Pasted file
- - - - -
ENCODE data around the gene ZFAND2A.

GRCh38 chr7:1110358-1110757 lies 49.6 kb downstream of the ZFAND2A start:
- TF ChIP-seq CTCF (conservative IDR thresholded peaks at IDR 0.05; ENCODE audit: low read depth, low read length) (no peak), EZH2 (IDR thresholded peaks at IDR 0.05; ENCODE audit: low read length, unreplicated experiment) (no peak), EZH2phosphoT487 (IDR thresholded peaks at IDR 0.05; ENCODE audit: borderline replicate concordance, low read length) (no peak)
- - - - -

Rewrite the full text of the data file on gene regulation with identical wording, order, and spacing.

ENCODE data around the gene ZFAND2A.

GRCh38 chr7:1110358-1110757 lies 49.6 kb downstream of the ZFAND2A start:
- TF ChIP-seq CTCF (conservative IDR thresholded peaks at IDR 0.05; ENCODE audit: low read depth, low read length) (no peak), EZH2 (IDR thresholded peaks at IDR 0.05; ENCODE audit: low read length, unreplicated experiment) (no peak), EZH2phosphoT487 (IDR thresholded peaks at IDR 0.05; ENCODE audit: borderline replicate concordance, low read length) (no peak)